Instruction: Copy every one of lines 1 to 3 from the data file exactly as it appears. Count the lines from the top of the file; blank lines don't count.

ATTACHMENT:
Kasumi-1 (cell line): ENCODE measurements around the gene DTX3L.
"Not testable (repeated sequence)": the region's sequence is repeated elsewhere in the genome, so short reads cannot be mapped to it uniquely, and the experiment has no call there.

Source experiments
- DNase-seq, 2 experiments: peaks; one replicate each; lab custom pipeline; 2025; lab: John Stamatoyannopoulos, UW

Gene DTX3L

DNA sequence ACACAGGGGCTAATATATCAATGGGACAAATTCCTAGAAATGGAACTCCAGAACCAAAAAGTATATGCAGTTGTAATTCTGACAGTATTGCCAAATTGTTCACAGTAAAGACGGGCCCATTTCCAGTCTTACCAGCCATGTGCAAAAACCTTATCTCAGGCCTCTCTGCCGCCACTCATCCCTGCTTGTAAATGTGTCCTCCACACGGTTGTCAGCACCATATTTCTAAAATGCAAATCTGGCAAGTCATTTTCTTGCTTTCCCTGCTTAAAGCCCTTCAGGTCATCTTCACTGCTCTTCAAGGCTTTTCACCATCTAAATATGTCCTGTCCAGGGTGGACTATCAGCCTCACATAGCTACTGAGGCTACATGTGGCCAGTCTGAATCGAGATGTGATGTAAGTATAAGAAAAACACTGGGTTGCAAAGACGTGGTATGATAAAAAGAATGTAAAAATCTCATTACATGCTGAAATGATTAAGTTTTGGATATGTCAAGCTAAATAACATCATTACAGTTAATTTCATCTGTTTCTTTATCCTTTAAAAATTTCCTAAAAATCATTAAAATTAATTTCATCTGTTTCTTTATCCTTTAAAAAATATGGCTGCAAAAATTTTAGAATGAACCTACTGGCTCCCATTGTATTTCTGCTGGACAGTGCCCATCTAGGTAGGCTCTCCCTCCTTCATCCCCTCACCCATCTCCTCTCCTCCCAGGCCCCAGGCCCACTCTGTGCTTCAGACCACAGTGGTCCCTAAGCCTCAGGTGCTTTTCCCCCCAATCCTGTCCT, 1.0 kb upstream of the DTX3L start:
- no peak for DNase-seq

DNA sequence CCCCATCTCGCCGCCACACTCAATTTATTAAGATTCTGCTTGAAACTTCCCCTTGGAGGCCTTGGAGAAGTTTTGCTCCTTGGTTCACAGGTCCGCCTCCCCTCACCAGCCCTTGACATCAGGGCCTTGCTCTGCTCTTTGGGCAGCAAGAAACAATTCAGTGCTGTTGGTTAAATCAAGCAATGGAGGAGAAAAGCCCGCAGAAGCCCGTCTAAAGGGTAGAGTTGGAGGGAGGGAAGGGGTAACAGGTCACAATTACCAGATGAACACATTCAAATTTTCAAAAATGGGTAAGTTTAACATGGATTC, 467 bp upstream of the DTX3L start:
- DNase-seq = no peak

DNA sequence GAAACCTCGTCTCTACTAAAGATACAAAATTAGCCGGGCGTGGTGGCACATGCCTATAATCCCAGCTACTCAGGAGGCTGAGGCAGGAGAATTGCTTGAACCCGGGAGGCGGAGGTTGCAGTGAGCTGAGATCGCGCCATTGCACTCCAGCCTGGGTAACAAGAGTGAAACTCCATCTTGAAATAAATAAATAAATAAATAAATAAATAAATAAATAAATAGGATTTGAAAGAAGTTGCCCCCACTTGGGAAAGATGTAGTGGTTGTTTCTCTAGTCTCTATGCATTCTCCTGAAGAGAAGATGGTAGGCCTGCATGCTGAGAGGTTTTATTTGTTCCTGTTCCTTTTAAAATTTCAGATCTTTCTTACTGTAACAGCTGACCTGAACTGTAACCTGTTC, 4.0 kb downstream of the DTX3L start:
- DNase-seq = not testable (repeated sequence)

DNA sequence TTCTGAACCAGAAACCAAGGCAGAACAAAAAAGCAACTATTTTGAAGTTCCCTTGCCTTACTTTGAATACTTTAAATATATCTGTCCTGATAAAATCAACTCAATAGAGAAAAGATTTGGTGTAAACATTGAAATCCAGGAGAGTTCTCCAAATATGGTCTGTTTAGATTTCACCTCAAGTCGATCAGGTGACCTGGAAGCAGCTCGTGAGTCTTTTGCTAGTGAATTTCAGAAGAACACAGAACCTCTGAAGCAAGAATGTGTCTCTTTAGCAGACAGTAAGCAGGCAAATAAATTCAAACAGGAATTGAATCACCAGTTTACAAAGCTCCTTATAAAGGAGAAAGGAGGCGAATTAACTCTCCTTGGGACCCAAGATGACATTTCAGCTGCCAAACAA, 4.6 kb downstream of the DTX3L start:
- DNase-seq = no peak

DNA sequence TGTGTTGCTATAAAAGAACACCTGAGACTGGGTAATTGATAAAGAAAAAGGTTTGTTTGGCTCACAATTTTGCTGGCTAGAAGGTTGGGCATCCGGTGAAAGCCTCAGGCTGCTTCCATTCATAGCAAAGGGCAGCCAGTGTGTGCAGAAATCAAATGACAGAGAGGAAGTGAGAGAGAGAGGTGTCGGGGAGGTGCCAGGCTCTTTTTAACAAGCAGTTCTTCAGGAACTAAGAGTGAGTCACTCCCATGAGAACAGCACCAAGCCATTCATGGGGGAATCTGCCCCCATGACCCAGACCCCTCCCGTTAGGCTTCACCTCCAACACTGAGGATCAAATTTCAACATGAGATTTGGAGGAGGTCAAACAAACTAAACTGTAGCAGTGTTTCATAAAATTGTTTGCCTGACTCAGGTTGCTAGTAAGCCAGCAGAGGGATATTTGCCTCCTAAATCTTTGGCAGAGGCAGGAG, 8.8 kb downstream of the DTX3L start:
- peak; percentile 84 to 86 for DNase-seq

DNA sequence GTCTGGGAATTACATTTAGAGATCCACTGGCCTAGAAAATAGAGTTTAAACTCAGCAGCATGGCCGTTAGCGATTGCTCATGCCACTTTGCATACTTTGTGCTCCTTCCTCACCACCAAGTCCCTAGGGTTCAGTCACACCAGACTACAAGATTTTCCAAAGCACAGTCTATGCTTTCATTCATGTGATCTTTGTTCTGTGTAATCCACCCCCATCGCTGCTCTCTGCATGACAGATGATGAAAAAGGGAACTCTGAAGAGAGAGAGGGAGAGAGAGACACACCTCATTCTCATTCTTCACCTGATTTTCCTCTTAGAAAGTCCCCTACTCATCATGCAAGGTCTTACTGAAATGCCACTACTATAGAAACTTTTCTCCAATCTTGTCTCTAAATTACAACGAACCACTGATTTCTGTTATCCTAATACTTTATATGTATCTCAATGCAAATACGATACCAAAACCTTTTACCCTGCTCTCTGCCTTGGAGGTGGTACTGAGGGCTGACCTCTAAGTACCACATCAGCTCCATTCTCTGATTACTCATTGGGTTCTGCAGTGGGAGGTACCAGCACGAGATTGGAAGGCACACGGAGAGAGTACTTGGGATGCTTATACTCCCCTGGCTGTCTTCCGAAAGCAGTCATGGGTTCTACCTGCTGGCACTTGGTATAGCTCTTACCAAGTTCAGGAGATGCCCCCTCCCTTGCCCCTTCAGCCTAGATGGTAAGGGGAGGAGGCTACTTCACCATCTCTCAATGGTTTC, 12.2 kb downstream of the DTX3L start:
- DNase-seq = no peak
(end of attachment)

Kasumi-1 (cell line): ENCODE measurements around the gene DTX3L.
"Not testable (repeated sequence)": the region's sequence is repeated elsewhere in the genome, so short reads cannot be mapped to it uniquely, and the experiment has no call there.

Source experiments